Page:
First African school on internet governance yields 35 graduates
JOHANNESBURG, Jul 16
Africa’s capacity and expertise in internet governance has taken a step forward with the recent training of 35 participants from fifteen African countries in a special, three-day course.
Organised by the NEPAD Agency’s e-Africa Programme and the Association for Progressive Communications (APC), the training, titled African School on Internet Governance, was the first in a series of annual workshops and was held in the South African coastal town of Durban.
The training course was modelled after similar international initiatives in Europe and Latin America. Participants returned to their countries committed to translate the ever changing and evolving world of internet governance into a language meaningful to their constituencies: colleagues at the parliament or regulatory agency, media organisations, academic centres, NGOs. The school familiarised trainees with topics such as the history of the internet, international processes in internet governance, the importance of names and numbers, the balance between privacy and security and other topics related to the rules and principles that govern the internet.
Melaku Girma, a participant from Ethiopia, summarised the impact of the school: “The first AfriSIG took place at a time when Africans are increasingly standing together to proclaim the renaissance of their economic, social, cultural and political arenas. I want to express my heartfelt appreciation and respect for the AfriSIG organisers, APC and NEPAD, and the attendees. Let’s keep the school running every year in Africa.”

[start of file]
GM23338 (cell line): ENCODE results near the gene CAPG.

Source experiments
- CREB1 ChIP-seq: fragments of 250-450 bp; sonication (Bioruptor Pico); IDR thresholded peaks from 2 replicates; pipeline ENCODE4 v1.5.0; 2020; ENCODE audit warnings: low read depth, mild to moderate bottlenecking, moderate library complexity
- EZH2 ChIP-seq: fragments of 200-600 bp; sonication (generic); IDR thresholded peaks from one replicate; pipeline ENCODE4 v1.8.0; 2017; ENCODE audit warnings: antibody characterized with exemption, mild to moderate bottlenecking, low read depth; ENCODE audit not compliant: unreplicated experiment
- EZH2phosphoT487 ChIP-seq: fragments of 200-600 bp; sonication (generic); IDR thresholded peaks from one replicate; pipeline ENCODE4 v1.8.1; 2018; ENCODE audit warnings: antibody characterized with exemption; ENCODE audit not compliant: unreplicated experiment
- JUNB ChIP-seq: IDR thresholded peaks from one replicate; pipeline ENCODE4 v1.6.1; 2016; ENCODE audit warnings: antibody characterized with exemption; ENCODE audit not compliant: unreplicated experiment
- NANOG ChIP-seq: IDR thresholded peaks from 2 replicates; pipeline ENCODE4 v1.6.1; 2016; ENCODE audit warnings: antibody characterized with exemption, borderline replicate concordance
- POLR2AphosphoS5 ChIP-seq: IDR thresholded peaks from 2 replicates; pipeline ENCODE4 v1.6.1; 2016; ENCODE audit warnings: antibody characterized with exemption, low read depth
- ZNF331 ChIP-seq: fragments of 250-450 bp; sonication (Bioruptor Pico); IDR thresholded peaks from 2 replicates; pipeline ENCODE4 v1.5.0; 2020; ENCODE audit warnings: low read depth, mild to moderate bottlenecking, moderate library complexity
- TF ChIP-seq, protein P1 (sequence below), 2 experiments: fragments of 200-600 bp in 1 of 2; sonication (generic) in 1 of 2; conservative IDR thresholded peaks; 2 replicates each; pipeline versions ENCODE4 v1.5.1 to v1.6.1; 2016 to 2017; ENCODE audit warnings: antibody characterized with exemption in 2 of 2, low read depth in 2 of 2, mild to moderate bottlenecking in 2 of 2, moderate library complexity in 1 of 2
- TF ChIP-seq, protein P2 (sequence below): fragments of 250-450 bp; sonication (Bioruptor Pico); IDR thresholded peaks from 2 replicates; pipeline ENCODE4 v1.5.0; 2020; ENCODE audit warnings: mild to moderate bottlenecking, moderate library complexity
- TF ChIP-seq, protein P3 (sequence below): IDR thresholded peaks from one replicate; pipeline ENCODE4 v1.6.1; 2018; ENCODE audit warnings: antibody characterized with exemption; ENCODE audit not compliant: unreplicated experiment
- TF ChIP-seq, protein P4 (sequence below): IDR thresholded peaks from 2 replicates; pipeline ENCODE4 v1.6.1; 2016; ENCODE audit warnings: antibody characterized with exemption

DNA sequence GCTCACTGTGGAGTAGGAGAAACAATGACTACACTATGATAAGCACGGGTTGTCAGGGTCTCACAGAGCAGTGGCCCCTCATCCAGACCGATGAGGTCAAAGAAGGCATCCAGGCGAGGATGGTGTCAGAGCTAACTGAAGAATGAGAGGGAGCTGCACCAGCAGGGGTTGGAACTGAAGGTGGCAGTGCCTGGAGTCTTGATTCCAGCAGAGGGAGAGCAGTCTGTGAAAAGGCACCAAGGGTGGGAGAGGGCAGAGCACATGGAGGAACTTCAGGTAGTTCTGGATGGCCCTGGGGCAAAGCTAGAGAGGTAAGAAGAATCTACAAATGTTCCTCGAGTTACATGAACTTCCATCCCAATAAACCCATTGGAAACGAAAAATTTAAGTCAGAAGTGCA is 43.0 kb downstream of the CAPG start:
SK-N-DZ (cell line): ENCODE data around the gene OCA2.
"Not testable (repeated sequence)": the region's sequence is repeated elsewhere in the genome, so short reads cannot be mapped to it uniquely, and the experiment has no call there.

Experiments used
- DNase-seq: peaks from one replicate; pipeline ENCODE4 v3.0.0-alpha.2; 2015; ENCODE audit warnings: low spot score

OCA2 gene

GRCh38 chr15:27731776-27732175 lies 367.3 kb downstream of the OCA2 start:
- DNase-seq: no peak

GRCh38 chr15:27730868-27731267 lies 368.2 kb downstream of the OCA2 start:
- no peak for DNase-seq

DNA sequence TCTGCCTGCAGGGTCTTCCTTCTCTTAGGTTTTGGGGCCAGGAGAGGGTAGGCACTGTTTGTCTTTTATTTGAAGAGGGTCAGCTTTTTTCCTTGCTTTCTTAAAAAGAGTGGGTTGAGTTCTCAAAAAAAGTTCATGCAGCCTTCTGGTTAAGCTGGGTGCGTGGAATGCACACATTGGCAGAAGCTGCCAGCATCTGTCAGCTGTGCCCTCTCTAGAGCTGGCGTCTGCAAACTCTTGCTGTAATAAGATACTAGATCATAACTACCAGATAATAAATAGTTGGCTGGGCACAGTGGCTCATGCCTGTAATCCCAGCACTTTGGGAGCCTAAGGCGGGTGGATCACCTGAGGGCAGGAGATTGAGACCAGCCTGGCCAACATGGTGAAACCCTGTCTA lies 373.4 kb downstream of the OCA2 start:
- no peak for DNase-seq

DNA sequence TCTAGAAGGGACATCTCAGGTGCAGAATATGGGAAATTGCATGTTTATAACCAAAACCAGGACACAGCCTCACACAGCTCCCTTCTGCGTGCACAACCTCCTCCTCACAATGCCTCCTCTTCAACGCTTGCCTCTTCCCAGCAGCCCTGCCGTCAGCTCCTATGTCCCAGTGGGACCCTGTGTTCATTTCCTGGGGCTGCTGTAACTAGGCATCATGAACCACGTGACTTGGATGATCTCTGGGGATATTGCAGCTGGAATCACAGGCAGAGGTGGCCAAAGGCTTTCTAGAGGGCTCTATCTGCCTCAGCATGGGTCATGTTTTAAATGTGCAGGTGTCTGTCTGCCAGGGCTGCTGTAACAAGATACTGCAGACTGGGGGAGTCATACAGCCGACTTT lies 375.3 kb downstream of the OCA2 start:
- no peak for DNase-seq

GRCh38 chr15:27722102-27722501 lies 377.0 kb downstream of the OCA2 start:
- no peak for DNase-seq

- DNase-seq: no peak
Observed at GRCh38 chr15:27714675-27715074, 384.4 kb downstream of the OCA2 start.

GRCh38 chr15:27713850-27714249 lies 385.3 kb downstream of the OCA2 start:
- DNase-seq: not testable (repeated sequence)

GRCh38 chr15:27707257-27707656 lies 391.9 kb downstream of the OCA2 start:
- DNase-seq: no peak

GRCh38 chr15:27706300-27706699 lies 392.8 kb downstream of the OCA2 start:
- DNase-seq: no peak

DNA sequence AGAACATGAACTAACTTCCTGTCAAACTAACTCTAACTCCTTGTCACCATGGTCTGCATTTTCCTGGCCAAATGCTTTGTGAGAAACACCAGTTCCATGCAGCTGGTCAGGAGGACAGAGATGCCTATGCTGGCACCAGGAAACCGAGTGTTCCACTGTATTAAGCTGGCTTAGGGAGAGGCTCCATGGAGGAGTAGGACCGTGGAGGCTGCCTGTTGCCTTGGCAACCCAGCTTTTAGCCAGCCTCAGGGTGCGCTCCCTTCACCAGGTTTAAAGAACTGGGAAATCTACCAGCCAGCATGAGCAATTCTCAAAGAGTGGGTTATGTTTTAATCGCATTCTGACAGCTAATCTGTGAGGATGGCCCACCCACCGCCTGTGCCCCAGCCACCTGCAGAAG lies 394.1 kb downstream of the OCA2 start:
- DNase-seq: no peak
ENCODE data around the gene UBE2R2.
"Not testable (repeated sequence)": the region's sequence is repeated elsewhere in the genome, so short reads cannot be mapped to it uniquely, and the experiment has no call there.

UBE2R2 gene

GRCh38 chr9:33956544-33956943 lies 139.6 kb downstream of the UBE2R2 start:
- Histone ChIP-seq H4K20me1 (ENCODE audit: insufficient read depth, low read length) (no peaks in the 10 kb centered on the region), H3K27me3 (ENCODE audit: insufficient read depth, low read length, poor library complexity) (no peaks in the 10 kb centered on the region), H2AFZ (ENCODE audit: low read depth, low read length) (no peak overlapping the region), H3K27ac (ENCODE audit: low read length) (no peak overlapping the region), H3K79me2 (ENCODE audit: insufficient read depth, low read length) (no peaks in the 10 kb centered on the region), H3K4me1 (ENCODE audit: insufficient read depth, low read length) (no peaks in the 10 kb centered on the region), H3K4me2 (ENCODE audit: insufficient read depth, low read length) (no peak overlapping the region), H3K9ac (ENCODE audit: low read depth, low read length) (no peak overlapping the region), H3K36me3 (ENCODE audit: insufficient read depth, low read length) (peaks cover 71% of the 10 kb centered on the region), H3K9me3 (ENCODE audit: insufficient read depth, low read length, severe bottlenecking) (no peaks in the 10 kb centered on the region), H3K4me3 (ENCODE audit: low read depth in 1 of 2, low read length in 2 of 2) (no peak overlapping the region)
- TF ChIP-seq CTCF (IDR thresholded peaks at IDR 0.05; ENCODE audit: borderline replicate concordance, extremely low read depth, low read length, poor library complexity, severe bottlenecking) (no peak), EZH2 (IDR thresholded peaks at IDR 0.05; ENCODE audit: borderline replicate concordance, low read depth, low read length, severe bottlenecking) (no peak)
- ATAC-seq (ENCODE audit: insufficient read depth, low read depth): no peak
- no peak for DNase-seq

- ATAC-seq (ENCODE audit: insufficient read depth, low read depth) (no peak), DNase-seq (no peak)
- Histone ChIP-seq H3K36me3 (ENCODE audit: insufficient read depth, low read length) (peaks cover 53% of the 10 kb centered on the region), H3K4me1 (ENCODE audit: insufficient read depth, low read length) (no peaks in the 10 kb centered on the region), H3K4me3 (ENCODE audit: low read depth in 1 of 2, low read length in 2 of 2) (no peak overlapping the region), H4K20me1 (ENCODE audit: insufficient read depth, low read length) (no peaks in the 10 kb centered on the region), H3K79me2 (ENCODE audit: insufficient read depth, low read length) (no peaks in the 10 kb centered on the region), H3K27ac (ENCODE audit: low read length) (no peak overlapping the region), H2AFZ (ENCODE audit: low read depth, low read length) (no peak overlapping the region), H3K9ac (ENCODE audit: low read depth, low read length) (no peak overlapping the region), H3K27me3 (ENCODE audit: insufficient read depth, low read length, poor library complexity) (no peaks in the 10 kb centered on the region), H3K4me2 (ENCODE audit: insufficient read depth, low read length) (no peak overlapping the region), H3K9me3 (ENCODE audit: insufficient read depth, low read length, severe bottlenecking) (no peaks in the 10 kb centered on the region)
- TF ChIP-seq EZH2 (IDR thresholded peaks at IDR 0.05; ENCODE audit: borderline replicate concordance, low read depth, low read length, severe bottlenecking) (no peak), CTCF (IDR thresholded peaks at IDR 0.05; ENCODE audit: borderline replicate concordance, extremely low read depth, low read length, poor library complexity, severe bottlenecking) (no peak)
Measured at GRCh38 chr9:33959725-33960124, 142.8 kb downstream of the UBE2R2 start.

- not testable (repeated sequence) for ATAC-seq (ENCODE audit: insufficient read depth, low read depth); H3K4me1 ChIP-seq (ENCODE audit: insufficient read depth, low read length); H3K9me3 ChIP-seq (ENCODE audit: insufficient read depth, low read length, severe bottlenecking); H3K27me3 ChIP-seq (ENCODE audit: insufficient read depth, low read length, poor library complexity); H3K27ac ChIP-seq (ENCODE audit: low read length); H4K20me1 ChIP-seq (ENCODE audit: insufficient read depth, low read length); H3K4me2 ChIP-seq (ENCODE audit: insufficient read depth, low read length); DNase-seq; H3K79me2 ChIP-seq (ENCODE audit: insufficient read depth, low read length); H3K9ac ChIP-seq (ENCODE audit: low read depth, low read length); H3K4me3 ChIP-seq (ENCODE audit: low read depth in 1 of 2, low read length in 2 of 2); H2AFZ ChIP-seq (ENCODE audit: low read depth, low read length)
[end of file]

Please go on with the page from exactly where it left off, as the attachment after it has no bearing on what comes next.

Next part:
Edmund Katiti, NEPAD’s Policy and Regulatory Advisor on ICT, said the training was a huge success “The high interest of the participants and their ability to engage in the discussion was most encouraging. There is no doubt that this initiative should be continued and taken to different regions of the continent,” he said.
Anriette Esterhuysen, executive director of APC, stated that “Africans care about the internet, and not only about getting access to it. The enthusiasm and commitment of AfriSIG13 participants demonstrated without any doubt that they also care about how, and by whom, it is governed.”
Dr. Dumisani Moyo from the Open Society Initiative of Southern Africa (OSISA), one of the supporters of the event, remarked that at OSISA sees “the AfriSIG as a useful platform for training and producing a core of experts who are able to eloquently speak about internet policy and governance issues in our region so that this critical resource is managed in a manner that advances the public good. A free and open internet is critical to building and consolidation of democracy.”
Multistakeholder participation is a critical component of internet governance. Ms Titi Akinsami from Google, another organisation that supported the event, emphasised that “Google is committed to the development of capacity across stakeholders that ensures the continuing free and open nature of the internet.”
The e-Africa programme works in the area of information technology to promote Africa as a globally competitive digital society. It aims to pursue cross-sector initiatives so that ICT is entrenched in all social sectors.
About the Association for Progressive Communications
APC is an international network and non-profit organisation founded in 1990 to promote and protect the use of information and communication technology (ICT) by all individuals, particularly those living in developing countries.
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